CHICAGO — When was the last time you really saw the CT scan or MRI for more than the medical image itself that guides your diagnosis? When did you last really consider the story behind the image?
“Our degree of engagement and inspiration in radiology hinges on our ability to dig deeply and see beyond the superficial aspects of the image,” Richard Gunderman, MD, PhD, professor and vice chair of radiology at Indiana University in Indianapolis, said this week at RSNA 2012.
If radiologists only see the technical features on the actual image, they will fail to take in the full picture and lose sight of what matters most in the profession: the patient.
The industry faces the danger of being too consumed by the superficial. How many titles are on your card? How well are you doing in your practice? What rung on the organization chart do you occupy? These priorities aren’t unimportant, he said, but they shouldn’t be the “signposts by which we navigate our careers and our lives.”
“We are in danger of spending too much time counting our money and not enough time on what really makes us tick,” Gunderman warned the audience during the plenary session.
Radiologists run the risk of focusing too much on throughput and efficiency and revenue, he said. That can contribute to physician burnout and despair. Reconnecting with the real stories behind the images will breathe life into your calling.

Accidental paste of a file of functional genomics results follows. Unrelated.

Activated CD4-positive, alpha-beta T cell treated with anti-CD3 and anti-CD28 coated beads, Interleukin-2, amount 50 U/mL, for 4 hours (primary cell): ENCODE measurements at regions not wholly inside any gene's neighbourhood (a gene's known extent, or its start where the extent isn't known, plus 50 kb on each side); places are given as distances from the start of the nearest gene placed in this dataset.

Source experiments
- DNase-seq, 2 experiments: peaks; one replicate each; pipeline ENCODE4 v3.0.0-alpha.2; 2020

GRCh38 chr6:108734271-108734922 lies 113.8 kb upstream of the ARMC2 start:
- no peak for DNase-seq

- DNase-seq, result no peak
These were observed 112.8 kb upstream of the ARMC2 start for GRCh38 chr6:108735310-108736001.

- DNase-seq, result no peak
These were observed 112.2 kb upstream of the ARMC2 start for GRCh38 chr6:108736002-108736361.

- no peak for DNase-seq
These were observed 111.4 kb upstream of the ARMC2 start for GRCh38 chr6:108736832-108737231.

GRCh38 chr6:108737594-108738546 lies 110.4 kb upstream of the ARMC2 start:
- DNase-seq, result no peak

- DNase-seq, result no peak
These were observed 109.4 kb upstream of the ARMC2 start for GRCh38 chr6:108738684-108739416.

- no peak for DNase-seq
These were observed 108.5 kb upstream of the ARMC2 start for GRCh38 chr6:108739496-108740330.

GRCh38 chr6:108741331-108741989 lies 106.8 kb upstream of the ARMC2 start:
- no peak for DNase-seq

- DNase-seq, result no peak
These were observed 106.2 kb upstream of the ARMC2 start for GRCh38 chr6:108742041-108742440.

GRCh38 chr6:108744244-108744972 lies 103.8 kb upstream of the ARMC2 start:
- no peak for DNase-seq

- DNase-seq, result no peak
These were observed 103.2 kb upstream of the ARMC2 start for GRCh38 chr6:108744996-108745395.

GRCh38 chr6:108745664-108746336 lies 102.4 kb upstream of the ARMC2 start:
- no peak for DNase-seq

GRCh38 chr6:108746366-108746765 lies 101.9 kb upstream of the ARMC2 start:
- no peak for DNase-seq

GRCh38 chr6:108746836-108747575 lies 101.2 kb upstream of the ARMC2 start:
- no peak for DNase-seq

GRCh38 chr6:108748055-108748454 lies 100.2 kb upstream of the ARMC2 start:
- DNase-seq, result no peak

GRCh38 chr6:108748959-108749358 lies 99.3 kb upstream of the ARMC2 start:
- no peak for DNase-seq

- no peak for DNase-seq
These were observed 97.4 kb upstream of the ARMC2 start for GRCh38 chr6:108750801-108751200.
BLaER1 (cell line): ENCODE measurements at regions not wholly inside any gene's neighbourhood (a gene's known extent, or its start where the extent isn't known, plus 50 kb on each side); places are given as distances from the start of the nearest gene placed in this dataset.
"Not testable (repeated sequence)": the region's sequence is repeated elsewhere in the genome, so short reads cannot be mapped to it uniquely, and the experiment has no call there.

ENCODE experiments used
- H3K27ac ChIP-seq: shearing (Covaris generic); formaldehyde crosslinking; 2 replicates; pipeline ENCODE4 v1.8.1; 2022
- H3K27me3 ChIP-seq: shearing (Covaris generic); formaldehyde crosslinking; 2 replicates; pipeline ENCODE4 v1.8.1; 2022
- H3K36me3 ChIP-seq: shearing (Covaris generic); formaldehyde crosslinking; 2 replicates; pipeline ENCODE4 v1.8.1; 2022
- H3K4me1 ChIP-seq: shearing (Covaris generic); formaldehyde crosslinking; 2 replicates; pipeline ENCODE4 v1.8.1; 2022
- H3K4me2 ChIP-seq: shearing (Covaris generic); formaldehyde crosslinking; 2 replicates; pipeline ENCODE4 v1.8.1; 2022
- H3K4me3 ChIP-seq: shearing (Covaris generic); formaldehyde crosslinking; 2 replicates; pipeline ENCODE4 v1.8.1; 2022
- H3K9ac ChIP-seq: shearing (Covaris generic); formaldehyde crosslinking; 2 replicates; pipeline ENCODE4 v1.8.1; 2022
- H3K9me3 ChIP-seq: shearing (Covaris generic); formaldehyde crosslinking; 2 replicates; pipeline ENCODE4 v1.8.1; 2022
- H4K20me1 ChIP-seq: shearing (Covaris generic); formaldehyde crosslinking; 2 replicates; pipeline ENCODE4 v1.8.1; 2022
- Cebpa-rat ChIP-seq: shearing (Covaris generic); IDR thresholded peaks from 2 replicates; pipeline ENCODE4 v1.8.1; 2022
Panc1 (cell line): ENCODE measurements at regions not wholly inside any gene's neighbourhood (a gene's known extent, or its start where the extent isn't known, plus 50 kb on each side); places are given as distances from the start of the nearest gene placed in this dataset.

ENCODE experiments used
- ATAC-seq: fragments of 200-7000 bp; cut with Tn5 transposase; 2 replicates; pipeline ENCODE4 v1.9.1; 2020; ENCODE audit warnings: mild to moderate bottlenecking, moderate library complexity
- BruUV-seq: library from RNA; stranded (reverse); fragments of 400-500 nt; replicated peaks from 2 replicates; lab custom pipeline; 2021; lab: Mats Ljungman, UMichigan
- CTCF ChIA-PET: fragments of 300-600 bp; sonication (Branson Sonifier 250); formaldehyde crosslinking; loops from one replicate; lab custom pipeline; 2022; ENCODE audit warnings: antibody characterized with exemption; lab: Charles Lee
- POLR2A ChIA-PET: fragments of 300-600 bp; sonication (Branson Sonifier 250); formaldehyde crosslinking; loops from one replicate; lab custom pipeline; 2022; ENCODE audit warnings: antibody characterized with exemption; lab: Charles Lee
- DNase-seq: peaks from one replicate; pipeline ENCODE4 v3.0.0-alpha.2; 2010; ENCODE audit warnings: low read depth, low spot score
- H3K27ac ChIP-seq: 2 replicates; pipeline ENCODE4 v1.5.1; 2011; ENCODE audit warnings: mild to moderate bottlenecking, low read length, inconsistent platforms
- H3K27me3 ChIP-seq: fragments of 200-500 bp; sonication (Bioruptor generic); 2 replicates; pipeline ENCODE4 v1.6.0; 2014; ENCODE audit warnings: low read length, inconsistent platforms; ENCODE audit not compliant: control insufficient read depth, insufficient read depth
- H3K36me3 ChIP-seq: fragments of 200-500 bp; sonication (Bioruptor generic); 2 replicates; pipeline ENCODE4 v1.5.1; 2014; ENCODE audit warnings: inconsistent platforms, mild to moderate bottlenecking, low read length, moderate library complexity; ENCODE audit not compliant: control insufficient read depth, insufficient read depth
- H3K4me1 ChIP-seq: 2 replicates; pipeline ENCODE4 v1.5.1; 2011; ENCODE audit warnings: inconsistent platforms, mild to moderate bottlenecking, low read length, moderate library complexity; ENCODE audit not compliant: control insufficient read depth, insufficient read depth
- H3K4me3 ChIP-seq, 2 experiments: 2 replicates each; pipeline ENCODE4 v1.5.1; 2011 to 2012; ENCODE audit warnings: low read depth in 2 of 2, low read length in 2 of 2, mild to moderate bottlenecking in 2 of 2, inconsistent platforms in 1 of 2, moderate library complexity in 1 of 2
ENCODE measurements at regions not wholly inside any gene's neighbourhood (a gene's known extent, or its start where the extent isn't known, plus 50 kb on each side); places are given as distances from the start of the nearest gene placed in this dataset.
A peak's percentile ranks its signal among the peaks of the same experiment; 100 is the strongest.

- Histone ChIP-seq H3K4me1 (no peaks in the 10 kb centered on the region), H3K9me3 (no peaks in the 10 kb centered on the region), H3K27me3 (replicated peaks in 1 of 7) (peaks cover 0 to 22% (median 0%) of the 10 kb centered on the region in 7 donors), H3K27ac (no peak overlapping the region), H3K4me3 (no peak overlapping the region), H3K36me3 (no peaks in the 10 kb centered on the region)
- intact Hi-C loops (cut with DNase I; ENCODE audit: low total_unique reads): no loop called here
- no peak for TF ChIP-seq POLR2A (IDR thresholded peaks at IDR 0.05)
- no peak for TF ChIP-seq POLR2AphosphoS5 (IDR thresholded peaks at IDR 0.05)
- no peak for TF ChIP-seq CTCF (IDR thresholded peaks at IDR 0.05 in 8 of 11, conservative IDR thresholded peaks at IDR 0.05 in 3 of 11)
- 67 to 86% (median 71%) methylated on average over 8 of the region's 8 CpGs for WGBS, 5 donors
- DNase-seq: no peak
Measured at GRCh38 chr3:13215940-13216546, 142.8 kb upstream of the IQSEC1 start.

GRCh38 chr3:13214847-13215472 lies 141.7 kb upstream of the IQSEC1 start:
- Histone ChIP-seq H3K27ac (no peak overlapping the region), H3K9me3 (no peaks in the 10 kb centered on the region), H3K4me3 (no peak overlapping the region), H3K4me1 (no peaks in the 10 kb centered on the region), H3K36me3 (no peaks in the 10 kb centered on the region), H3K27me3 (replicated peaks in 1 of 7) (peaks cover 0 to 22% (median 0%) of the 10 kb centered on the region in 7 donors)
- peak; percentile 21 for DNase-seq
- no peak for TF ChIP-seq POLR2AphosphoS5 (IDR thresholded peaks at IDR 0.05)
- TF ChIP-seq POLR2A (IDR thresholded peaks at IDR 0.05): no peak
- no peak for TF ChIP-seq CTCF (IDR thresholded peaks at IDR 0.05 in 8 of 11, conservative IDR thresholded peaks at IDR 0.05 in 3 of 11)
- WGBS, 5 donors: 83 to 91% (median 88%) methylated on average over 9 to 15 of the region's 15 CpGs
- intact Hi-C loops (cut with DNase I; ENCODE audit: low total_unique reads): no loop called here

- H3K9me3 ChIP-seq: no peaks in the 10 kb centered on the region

“We need to remember we are not just technicians and revenue generators,” he said. “We need to remember we are physicians.”
So how can radiologists recapture this more profound element of their careers? Tell stories, Gunderman said. Radiologists have become so busy, they forget to recognize and share stories. “When was the last time you heard a great story about what it means to be a radiologist? When was the last time you told a medical student or resident or junior partner a great story about what it means to be a radiologist?” he asked.
Radiologists need to “collect, disseminate and savor better stories,” he told the audience. Of course there’s not enough time in the day to delve into the history of every patient, but every scan, every case should be treated with respect and recognized as special and individual, he said, adding “There is a story behind every image.”